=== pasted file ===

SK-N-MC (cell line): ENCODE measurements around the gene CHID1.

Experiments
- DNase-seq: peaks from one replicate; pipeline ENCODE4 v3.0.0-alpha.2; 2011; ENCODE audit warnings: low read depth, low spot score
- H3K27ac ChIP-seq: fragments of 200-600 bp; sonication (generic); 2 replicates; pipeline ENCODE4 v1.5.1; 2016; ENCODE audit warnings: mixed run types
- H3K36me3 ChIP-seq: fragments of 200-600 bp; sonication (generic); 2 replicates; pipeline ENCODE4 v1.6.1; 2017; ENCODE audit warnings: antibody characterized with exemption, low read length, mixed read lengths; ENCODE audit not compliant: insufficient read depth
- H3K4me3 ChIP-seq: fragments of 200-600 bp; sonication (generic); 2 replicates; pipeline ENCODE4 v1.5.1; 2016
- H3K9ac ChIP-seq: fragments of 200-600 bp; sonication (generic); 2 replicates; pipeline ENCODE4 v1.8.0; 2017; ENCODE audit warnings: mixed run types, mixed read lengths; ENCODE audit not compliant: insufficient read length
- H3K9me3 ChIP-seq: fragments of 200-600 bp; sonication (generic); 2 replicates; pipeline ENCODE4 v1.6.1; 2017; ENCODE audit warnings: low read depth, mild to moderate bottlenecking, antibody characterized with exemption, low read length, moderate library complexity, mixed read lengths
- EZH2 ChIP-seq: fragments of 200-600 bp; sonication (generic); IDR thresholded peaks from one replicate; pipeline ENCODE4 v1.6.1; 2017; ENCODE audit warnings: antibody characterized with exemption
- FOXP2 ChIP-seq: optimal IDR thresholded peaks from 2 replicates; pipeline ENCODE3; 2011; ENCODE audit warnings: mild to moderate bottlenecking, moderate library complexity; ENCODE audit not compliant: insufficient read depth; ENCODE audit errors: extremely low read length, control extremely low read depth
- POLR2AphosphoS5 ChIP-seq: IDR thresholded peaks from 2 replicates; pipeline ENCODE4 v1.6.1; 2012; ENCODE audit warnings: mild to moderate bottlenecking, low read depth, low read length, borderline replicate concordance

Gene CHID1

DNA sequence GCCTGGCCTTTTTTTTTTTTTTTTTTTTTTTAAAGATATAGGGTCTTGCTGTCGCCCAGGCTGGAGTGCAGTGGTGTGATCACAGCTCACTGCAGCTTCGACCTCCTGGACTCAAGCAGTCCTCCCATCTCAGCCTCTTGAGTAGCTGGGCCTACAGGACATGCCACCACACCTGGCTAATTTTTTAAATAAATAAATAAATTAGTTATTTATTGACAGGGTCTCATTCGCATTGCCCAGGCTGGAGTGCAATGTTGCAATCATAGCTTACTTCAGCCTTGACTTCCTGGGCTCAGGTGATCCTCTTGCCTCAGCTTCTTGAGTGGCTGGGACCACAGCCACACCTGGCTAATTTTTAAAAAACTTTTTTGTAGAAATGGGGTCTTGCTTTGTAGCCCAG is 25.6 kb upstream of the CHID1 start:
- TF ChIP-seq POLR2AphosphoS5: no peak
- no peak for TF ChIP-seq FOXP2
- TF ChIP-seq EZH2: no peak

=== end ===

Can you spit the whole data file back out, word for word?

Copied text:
SK-N-MC (cell line): ENCODE measurements around the gene CHID1.

Experiments
- DNase-seq: peaks from one replicate; pipeline ENCODE4 v3.0.0-alpha.2; 2011; ENCODE audit warnings: low read depth, low spot score
- H3K27ac ChIP-seq: fragments of 200-600 bp; sonication (generic); 2 replicates; pipeline ENCODE4 v1.5.1; 2016; ENCODE audit warnings: mixed run types
- H3K36me3 ChIP-seq: fragments of 200-600 bp; sonication (generic); 2 replicates; pipeline ENCODE4 v1.6.1; 2017; ENCODE audit warnings: antibody characterized with exemption, low read length, mixed read lengths; ENCODE audit not compliant: insufficient read depth
- H3K4me3 ChIP-seq: fragments of 200-600 bp; sonication (generic); 2 replicates; pipeline ENCODE4 v1.5.1; 2016
- H3K9ac ChIP-seq: fragments of 200-600 bp; sonication (generic); 2 replicates; pipeline ENCODE4 v1.8.0; 2017; ENCODE audit warnings: mixed run types, mixed read lengths; ENCODE audit not compliant: insufficient read length
- H3K9me3 ChIP-seq: fragments of 200-600 bp; sonication (generic); 2 replicates; pipeline ENCODE4 v1.6.1; 2017; ENCODE audit warnings: low read depth, mild to moderate bottlenecking, antibody characterized with exemption, low read length, moderate library complexity, mixed read lengths
- EZH2 ChIP-seq: fragments of 200-600 bp; sonication (generic); IDR thresholded peaks from one replicate; pipeline ENCODE4 v1.6.1; 2017; ENCODE audit warnings: antibody characterized with exemption
- FOXP2 ChIP-seq: optimal IDR thresholded peaks from 2 replicates; pipeline ENCODE3; 2011; ENCODE audit warnings: mild to moderate bottlenecking, moderate library complexity; ENCODE audit not compliant: insufficient read depth; ENCODE audit errors: extremely low read length, control extremely low read depth
- POLR2AphosphoS5 ChIP-seq: IDR thresholded peaks from 2 replicates; pipeline ENCODE4 v1.6.1; 2012; ENCODE audit warnings: mild to moderate bottlenecking, low read depth, low read length, borderline replicate concordance

Gene CHID1

DNA sequence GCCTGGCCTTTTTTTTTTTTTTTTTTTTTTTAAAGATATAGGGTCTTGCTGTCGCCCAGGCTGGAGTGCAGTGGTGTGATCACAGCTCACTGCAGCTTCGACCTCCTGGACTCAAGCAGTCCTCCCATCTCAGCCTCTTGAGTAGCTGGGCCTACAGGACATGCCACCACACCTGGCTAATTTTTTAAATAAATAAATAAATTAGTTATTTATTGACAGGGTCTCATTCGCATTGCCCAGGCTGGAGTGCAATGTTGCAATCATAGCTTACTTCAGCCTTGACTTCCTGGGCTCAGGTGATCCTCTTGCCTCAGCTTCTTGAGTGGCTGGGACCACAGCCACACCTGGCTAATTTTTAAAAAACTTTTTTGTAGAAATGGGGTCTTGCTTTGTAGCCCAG is 25.6 kb upstream of the CHID1 start:
- TF ChIP-seq POLR2AphosphoS5: no peak
- no peak for TF ChIP-seq FOXP2
- TF ChIP-seq EZH2: no peak